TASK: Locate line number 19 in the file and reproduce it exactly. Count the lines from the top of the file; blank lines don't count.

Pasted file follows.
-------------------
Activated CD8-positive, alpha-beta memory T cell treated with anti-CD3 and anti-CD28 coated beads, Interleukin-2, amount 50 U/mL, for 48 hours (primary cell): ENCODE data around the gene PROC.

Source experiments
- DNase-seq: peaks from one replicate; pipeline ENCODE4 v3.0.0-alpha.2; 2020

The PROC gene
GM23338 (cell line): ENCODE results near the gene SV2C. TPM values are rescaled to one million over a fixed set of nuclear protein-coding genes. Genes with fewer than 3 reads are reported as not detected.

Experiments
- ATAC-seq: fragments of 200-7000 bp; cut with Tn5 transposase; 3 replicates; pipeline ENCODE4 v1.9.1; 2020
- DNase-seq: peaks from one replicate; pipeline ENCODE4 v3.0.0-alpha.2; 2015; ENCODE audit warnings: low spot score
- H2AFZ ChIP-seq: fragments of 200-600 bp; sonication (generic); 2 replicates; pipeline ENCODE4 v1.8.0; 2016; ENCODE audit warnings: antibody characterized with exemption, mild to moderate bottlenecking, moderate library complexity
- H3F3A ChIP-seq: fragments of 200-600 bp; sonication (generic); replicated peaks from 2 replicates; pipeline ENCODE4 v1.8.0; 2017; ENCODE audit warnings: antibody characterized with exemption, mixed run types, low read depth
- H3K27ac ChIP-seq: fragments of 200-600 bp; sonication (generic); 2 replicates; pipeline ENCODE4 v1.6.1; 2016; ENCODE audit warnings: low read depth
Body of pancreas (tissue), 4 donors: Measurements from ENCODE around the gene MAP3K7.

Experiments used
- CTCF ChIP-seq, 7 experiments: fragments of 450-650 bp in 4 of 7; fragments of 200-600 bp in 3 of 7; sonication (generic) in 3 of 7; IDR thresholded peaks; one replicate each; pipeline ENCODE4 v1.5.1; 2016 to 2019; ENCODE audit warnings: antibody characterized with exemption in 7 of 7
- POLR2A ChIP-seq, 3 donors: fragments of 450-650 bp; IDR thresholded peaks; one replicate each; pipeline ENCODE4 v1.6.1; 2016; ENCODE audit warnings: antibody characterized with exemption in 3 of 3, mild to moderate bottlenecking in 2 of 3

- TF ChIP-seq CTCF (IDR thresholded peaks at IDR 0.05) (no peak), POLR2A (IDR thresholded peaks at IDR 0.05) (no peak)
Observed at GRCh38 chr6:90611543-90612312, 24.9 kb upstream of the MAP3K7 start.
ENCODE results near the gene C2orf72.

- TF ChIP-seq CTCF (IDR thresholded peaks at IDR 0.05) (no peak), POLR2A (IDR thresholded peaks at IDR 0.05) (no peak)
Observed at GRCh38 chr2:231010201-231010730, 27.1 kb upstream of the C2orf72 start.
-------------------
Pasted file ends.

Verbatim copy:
- TF ChIP-seq CTCF (IDR thresholded peaks at IDR 0.05) (no peak), POLR2A (IDR thresholded peaks at IDR 0.05) (no peak)